What’s important? WE are

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Dec 29, 2013
Another year begins on Wednesday. It’s the perfect time to reflect not only on the year gone by, but on our lives to this point.
 
What are we happy about?
 
What do we regret?
 
What have we learned?
 
What do we hope for the future?

Do any of us still do this anymore?

Does anyone take time, on New Year’s or any day, to think about their lives, who they are, how they got there and where they’re going from there?

Does anyone take time to contemplate anything?

We are all rushing from one thing to another, our faces buried in our phones as we walk and drive, as we are no longer content to do one thing at a time. We cram as much into each day as possible, from the moment we wake to the moment we sleep. Some of us even listen to instructional tapes while we sleep, in hopes of accomplishing something during that “down time”

It’s almost as though multi-tasking has become a status symbol -- the more we can do at once, the more connected — and important — we must be.

Whoever we are. If we even know.

Years ago, introspective thinking was the norm. People wondered how they could improve themselves. They sat on porches on warm summer nights and had cold beverages with friends and neighbors, discussing real issues of the day. They would talk about their own lives, their families, their hopes and dreams.

Parents actually had time to talk to their children, to answer their questions, listen to their concerns, offer them guidance.

No one has time for that anymore. There isn’t time for anything. There’s always the next new thing we are rushing towards. We are never content. We always want more. And we never stop to wonder why.

There used to be plenty of time to contemplate the mystery and wonder of life. TV changed all that. For now there was a device that entertained us. It required nothing from us, no effort, minimal concentration. And it was there, any time we wanted it.

As television grew, so did the entertainment industry — for now anyone could become famous overnight, given the proper exposure.

Wireless phones became cell phones became tablets, and everyone must have one to stay connected. Does anyone ever wonder what it is they’re really connected to?

We work so hard to be sure we don’t waste a moment of our day. Yet we can’t spare a few minutes to reflect on our day and ourselves.

We get up, check our emails, texts and messages and head off to work — unless, of course we work at home, where the workday never ends and you never leave the workplace.

We deal with dozens of things at once at our jobs, meanwhile checking in on all our various means of communication to see if anyone has left a message, text, tweet or whatever, and responding to that.

On the way home our phones are glued to our ears.

Once home, there are TV shows, video games, DVDs and blu-ray, CDs, MP3s, a web to surf and countless other distractions and entertainments.

We occupy our time with these and our iPads until we can’t keep our eyes open. Then we’ll still do it some more before we go to bed.

Does anyone lie in bed at night thinking about the things they did or said that day, things that affected others, and whether they were right or wrong? How many people think beyond the details of the superficial life that has been imposed upon us?

Sure, our possessions are important to us. I love my guitar, my music collection, my stereo, my books, my fishing tackle.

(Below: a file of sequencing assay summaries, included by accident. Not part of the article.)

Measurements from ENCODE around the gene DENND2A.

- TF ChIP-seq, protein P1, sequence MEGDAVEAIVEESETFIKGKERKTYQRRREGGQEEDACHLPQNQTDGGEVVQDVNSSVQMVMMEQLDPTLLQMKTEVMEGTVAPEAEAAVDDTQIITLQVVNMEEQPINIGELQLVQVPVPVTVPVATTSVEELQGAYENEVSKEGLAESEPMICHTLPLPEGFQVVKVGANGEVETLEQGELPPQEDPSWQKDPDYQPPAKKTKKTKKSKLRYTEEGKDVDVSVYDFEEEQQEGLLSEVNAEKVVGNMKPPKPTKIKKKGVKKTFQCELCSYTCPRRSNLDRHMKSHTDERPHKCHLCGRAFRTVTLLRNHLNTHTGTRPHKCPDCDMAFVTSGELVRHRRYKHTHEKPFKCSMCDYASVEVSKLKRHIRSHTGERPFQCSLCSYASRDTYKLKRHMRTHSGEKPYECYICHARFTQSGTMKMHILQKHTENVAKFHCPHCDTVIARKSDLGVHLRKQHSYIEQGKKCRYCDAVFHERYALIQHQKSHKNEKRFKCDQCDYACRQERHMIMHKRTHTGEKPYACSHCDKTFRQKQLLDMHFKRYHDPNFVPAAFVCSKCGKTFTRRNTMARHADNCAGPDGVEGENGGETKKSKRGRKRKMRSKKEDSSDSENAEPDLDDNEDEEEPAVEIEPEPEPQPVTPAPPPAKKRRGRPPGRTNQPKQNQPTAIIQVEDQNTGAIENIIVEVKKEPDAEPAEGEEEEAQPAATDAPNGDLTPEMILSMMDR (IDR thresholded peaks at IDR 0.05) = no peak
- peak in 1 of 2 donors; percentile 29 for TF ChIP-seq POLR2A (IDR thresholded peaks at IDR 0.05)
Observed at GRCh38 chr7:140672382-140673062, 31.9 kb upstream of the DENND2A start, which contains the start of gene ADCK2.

But I can tell you this: Those times I was in a hospital bed, tottering between life and death, when my doctors told me flat out that I might not make it, never once did I think of my stereo, my records, my books, guitar or tackle. I never thought about a single thing I own. I didn’t think about baseball, fishing or any of the things I enjoy.

I only thought about people, the people I loved, the people I’d be leaving behind, and the people I soon might see again.

I only thought about what was important.

This new year, my wish is that around the world, people everywhere would realize that they — WE— are what is important. Everything else is merely an obstacle in the way of that realization.

Have a happy new year!

CORRECTION: Last week I wrote about my friend Dave Hayes, who passed away five years ago on Dec. 23. I wrote several times of his career on the radio. Unfortunately, I had a brain cramp. Three times I wrote that Dave worked for a Sandusky radio station. The station was WLEC. I have always known that Dave worked for WLEC. I have a mug he gave me that has WLEC on it. But for some reason, my brain substituted the call letters of a Canton radio station instead. To Dave and those who knew him, as well as all those at WLEC, I offer my apologies. (I don’t think Dave would have been too upset, though. He knew me well enough to expect mistakes like this from me from time to time.)

Comments

Stop It

Re-name this to "fairy-tale".

The Hero Zone's picture
The Hero Zone

Electronics are doing much to simultaneously divide and connect us. It's odd, but true. I agree with your message here, especially being in the business of encouraging (traditionally) young people to sit across a table from one another and interact face to face.

A colloquial term the older Japanese people have for younger ones is the "thumb tribe" because it is a group of people who communicate with their thumbs (well, moreso before touchscreens on mobile devices were cheap and plentiful). I believe I also read something in how some northern European countries are seeing kids withdraw more inter-personally, instead favoring electronic messages to those they sit by on a bus, etc.

Happy New Year to you, too!

donutshopguy

Life evolves. The older generation wants it to remain the same familiar lifestyle and complains about the changes. This has been happening since time began. Young people turn old and the same complains are rehashed.